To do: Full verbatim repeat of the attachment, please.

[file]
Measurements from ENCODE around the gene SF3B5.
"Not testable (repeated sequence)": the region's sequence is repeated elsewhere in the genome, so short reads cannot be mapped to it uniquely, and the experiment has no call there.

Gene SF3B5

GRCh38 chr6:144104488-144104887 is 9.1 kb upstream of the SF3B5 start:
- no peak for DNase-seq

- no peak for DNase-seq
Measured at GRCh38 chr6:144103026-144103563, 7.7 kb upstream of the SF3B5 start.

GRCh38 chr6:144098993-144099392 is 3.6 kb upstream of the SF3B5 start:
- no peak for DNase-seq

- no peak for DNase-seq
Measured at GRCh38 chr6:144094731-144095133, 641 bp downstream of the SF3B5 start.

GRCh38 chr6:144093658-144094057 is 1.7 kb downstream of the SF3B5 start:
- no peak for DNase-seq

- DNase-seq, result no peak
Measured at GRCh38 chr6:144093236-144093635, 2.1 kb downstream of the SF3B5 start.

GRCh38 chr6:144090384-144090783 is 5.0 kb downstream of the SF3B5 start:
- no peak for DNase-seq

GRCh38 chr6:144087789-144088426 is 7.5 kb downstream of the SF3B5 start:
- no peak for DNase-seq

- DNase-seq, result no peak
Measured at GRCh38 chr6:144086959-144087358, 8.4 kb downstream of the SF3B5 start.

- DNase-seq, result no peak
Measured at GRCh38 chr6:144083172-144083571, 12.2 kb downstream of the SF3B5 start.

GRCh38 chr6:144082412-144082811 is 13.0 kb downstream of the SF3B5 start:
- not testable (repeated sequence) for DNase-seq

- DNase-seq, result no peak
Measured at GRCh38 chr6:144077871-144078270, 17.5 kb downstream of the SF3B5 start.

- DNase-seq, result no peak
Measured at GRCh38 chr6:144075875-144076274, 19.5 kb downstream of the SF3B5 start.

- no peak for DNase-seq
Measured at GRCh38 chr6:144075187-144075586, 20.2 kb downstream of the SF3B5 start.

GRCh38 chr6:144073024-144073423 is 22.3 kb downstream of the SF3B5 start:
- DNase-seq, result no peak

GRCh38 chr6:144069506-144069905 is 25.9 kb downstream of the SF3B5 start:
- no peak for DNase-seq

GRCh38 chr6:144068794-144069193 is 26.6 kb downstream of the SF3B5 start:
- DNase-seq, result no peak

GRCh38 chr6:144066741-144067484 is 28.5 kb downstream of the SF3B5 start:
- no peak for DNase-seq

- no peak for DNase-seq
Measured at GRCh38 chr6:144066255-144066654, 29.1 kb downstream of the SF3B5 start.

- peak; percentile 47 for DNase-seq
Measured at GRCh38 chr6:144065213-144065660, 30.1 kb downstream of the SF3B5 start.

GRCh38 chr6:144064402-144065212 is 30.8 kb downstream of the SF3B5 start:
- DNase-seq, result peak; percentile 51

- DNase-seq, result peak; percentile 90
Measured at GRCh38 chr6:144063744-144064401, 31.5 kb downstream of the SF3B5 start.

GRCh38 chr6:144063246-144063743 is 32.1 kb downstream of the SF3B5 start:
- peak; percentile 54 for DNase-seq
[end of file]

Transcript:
Measurements from ENCODE around the gene SF3B5.
"Not testable (repeated sequence)": the region's sequence is repeated elsewhere in the genome, so short reads cannot be mapped to it uniquely, and the experiment has no call there.

Gene SF3B5

GRCh38 chr6:144104488-144104887 is 9.1 kb upstream of the SF3B5 start:
- no peak for DNase-seq

- no peak for DNase-seq
Measured at GRCh38 chr6:144103026-144103563, 7.7 kb upstream of the SF3B5 start.

GRCh38 chr6:144098993-144099392 is 3.6 kb upstream of the SF3B5 start:
- no peak for DNase-seq

- no peak for DNase-seq
Measured at GRCh38 chr6:144094731-144095133, 641 bp downstream of the SF3B5 start.

GRCh38 chr6:144093658-144094057 is 1.7 kb downstream of the SF3B5 start:
- no peak for DNase-seq

- DNase-seq, result no peak
Measured at GRCh38 chr6:144093236-144093635, 2.1 kb downstream of the SF3B5 start.

GRCh38 chr6:144090384-144090783 is 5.0 kb downstream of the SF3B5 start:
- no peak for DNase-seq

GRCh38 chr6:144087789-144088426 is 7.5 kb downstream of the SF3B5 start:
- no peak for DNase-seq

- DNase-seq, result no peak
Measured at GRCh38 chr6:144086959-144087358, 8.4 kb downstream of the SF3B5 start.

- DNase-seq, result no peak
Measured at GRCh38 chr6:144083172-144083571, 12.2 kb downstream of the SF3B5 start.

GRCh38 chr6:144082412-144082811 is 13.0 kb downstream of the SF3B5 start:
- not testable (repeated sequence) for DNase-seq

- DNase-seq, result no peak
Measured at GRCh38 chr6:144077871-144078270, 17.5 kb downstream of the SF3B5 start.

- DNase-seq, result no peak
Measured at GRCh38 chr6:144075875-144076274, 19.5 kb downstream of the SF3B5 start.

- no peak for DNase-seq
Measured at GRCh38 chr6:144075187-144075586, 20.2 kb downstream of the SF3B5 start.

GRCh38 chr6:144073024-144073423 is 22.3 kb downstream of the SF3B5 start:
- DNase-seq, result no peak

GRCh38 chr6:144069506-144069905 is 25.9 kb downstream of the SF3B5 start:
- no peak for DNase-seq

GRCh38 chr6:144068794-144069193 is 26.6 kb downstream of the SF3B5 start:
- DNase-seq, result no peak

GRCh38 chr6:144066741-144067484 is 28.5 kb downstream of the SF3B5 start:
- no peak for DNase-seq

- no peak for DNase-seq
Measured at GRCh38 chr6:144066255-144066654, 29.1 kb downstream of the SF3B5 start.

- peak; percentile 47 for DNase-seq
Measured at GRCh38 chr6:144065213-144065660, 30.1 kb downstream of the SF3B5 start.

GRCh38 chr6:144064402-144065212 is 30.8 kb downstream of the SF3B5 start:
- DNase-seq, result peak; percentile 51

- DNase-seq, result peak; percentile 90
Measured at GRCh38 chr6:144063744-144064401, 31.5 kb downstream of the SF3B5 start.

GRCh38 chr6:144063246-144063743 is 32.1 kb downstream of the SF3B5 start:
- peak; percentile 54 for DNase-seq